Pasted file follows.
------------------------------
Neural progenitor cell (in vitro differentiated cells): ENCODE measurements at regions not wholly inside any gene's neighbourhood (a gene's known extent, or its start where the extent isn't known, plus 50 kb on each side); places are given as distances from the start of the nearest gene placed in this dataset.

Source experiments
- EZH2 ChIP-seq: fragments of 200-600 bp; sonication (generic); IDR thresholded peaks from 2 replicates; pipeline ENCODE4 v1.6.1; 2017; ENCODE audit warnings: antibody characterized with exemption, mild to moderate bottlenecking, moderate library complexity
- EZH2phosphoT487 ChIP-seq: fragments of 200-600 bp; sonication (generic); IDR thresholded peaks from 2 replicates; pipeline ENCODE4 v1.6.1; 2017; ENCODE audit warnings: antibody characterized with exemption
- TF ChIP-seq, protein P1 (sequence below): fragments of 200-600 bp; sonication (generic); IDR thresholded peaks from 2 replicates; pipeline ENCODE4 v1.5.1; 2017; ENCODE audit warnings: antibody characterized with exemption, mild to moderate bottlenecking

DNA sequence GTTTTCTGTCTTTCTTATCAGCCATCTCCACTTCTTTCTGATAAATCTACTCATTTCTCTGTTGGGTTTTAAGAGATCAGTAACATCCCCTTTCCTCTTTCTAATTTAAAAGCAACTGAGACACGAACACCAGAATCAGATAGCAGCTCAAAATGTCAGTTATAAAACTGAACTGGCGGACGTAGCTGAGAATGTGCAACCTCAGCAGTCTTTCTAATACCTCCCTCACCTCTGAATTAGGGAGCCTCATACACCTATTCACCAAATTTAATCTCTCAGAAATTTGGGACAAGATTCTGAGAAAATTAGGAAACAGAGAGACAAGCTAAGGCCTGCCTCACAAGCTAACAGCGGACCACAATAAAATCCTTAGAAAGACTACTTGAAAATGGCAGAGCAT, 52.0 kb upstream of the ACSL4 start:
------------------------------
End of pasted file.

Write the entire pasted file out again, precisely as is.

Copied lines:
Neural progenitor cell (in vitro differentiated cells): ENCODE measurements at regions not wholly inside any gene's neighbourhood (a gene's known extent, or its start where the extent isn't known, plus 50 kb on each side); places are given as distances from the start of the nearest gene placed in this dataset.

Source experiments
- EZH2 ChIP-seq: fragments of 200-600 bp; sonication (generic); IDR thresholded peaks from 2 replicates; pipeline ENCODE4 v1.6.1; 2017; ENCODE audit warnings: antibody characterized with exemption, mild to moderate bottlenecking, moderate library complexity
- EZH2phosphoT487 ChIP-seq: fragments of 200-600 bp; sonication (generic); IDR thresholded peaks from 2 replicates; pipeline ENCODE4 v1.6.1; 2017; ENCODE audit warnings: antibody characterized with exemption
- TF ChIP-seq, protein P1 (sequence below): fragments of 200-600 bp; sonication (generic); IDR thresholded peaks from 2 replicates; pipeline ENCODE4 v1.5.1; 2017; ENCODE audit warnings: antibody characterized with exemption, mild to moderate bottlenecking

DNA sequence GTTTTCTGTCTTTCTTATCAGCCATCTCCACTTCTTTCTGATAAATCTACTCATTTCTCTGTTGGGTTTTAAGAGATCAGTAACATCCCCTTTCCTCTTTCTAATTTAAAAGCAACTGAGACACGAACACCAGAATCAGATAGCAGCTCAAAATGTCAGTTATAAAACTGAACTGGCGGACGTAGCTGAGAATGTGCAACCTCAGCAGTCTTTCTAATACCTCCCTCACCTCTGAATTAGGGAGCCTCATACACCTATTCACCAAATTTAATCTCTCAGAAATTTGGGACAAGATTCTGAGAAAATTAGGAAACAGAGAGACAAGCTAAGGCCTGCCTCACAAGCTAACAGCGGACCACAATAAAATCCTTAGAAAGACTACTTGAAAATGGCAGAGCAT, 52.0 kb upstream of the ACSL4 start: